I also cannot remember any specific speech related event involving my sisters.

Grandson

I’ve always been very close to my Grandmother, closer than anybody else. After I moved to Toronto, even with my speech problem and telephone avoidance, I would call her a few times a month. In 2000, she had an accident and ended up in the hospital for about a month and finally in a nursing home. I attempted to call her in the hospital, but because of her state, difficulty getting through switchboard with my speech, etc… I didn’t feel my phone calls were helpful and may have even caused her stress. I finally stopped calling her.

Similarly with my Grandfather, after he went to a home, I found communication with him difficult.

Nephew

Once I called my Aunt out of the blue without having spoken to her for years. I was stuttering like a maniac, and she was patient trying to figure out what I wanted. Finally I said her name … well that changed the tone completely … it scared the heck out of her. She demanded to know who I was and what I wanted, and I couldn’t get anything else out! The longer I blocked, the worse she was getting! Finally, I said who I was, and it was fine, but the beginning of the conversation was high stress.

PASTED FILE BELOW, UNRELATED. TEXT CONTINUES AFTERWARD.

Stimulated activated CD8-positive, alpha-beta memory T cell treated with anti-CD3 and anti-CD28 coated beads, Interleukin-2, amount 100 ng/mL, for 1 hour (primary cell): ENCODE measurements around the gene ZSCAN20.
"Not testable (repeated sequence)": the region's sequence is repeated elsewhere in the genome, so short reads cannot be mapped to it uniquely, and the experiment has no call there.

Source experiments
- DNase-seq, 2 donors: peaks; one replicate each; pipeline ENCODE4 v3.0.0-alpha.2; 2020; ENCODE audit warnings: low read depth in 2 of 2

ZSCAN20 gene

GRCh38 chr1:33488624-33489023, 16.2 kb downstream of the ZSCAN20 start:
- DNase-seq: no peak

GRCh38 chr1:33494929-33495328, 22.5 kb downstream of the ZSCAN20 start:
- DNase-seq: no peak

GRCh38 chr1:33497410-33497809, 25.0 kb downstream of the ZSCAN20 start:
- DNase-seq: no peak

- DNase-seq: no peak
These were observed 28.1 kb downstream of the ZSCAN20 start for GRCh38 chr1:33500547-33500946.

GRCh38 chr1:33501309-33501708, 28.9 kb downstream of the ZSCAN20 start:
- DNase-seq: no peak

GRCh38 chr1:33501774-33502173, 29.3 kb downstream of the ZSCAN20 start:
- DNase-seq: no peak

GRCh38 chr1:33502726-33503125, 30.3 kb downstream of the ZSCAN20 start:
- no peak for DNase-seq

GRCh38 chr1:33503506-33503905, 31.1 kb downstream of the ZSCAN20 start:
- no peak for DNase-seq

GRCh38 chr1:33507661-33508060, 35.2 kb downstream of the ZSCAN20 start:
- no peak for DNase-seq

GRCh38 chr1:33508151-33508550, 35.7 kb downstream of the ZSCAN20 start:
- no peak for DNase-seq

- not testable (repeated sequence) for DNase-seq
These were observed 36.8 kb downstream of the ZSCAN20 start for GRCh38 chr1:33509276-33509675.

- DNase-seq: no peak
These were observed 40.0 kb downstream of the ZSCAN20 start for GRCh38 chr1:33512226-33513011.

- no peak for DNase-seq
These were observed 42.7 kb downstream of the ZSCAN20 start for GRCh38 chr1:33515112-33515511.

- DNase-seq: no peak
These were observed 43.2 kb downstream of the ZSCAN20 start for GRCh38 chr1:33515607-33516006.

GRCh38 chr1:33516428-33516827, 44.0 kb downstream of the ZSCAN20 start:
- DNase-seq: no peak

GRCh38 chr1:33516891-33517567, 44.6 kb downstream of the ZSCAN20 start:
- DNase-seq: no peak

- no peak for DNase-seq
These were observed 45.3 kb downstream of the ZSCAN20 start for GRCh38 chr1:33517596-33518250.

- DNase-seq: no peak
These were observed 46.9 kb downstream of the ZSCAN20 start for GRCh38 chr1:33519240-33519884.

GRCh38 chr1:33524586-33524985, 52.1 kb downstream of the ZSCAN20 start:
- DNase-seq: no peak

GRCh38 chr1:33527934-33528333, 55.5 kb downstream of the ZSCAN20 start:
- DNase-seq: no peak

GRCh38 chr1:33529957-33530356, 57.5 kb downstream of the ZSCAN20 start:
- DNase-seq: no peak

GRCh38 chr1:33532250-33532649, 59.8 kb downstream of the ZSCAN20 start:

I find it very difficult to call Aunts & Uncles, even when the situation warrants it.

Observation

I don’t feel that I communicate effectively especially over the phone. They say 90% of communication is non verbal, which sounds good for me, but the 90% of communication over the phone is tonality. Something, I have almost no control over and nobody can interpret.

An observation I have just made while thinking about Grandparents, Aunts, and Uncles; my ability to communicate effectively with people seems to be directly related to the frequency in which we speak. In other words, when I don't see somebody for a while, communication becomes increasingly more difficult.


Not meant as advice, please find a qualified therapist if you are interested in similar therapy.

4 Comments: